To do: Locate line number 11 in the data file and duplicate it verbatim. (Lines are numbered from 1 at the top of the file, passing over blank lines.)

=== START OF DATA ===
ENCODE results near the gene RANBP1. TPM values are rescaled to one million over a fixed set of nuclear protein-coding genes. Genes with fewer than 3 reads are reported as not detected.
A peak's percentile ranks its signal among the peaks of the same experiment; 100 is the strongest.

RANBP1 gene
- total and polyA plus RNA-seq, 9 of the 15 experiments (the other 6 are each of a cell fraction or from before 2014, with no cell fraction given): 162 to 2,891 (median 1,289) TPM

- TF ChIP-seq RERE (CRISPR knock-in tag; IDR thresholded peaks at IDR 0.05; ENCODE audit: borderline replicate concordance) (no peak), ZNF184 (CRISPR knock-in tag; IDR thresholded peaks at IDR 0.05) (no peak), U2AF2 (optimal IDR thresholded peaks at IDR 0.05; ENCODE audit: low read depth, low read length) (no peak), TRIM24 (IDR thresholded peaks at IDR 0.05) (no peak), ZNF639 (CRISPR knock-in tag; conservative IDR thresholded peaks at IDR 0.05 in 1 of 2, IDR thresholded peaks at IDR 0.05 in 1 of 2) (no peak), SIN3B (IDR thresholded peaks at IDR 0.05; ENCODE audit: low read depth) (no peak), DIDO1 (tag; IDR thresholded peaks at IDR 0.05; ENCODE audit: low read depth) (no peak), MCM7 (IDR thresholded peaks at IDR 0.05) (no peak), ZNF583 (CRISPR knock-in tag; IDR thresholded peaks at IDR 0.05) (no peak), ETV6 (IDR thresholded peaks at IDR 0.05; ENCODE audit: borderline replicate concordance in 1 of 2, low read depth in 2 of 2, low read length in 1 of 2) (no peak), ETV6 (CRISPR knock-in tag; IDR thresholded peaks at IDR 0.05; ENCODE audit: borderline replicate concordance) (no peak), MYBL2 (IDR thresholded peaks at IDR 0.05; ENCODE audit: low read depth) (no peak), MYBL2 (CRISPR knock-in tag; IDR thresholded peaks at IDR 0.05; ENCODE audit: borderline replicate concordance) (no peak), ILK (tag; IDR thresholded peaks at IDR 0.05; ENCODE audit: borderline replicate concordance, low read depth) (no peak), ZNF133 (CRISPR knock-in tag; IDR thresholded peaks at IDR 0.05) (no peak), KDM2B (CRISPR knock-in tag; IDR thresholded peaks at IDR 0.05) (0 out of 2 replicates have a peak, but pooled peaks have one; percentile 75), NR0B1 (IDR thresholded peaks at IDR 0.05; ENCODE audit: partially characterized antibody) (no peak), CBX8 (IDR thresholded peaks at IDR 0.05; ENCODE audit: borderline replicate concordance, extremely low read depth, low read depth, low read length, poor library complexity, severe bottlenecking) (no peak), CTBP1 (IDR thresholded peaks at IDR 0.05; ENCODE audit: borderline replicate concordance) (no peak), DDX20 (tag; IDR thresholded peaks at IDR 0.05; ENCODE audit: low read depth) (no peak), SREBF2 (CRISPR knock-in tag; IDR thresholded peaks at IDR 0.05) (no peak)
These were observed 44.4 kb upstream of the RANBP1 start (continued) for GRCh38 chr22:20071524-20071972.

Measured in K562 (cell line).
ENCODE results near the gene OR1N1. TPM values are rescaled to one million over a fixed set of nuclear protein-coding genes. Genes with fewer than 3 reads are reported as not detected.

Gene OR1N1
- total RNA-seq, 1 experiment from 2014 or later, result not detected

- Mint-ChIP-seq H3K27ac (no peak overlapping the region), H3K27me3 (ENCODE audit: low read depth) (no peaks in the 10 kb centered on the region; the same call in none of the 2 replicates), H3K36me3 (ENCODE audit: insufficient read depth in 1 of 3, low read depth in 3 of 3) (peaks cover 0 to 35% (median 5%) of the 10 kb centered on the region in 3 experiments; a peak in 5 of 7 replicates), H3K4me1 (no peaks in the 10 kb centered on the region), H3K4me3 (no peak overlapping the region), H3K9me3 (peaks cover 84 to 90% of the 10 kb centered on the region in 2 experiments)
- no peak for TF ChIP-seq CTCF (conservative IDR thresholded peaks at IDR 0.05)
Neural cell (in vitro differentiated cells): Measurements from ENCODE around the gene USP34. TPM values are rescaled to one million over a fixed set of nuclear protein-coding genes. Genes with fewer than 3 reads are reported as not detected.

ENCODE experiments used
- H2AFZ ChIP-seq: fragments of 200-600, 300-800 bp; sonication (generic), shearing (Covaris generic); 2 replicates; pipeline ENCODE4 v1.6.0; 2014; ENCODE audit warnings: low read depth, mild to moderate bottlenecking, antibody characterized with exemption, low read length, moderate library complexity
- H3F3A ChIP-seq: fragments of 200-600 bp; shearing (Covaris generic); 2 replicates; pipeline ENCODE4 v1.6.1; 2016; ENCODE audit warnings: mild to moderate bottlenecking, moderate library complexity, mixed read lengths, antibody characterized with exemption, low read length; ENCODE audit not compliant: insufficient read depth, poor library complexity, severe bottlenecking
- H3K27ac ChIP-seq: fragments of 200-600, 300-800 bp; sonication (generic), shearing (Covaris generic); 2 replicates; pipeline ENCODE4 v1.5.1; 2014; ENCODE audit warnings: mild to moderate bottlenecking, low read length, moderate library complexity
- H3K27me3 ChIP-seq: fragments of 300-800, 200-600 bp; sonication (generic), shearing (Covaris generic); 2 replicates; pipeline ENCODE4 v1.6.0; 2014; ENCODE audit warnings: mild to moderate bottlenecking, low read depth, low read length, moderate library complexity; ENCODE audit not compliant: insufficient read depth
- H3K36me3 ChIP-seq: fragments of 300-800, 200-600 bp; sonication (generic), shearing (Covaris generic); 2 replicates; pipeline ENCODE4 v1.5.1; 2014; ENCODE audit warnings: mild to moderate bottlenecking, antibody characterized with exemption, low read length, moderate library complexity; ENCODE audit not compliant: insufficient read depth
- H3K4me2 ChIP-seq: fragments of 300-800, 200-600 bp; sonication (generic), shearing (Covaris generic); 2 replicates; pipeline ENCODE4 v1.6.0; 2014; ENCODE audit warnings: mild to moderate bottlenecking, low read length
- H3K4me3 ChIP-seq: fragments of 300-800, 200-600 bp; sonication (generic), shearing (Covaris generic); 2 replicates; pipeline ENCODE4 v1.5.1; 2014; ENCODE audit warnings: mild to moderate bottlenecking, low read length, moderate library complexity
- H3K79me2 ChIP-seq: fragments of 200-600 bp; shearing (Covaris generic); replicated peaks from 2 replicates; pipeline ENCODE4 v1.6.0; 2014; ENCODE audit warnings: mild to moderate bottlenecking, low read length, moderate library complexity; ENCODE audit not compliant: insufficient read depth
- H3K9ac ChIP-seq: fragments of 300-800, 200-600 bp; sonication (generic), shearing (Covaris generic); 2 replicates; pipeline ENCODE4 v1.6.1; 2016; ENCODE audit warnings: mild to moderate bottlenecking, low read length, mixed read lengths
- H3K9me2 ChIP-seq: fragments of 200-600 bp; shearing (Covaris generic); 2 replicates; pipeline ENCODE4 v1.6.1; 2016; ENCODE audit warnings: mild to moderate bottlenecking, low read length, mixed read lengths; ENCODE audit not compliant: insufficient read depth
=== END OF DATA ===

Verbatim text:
- Mint-ChIP-seq H3K27ac (no peak overlapping the region), H3K27me3 (ENCODE audit: low read depth) (no peaks in the 10 kb centered on the region; the same call in none of the 2 replicates), H3K36me3 (ENCODE audit: insufficient read depth in 1 of 3, low read depth in 3 of 3) (peaks cover 0 to 35% (median 5%) of the 10 kb centered on the region in 3 experiments; a peak in 5 of 7 replicates), H3K4me1 (no peaks in the 10 kb centered on the region), H3K4me3 (no peak overlapping the region), H3K9me3 (peaks cover 84 to 90% of the 10 kb centered on the region in 2 experiments)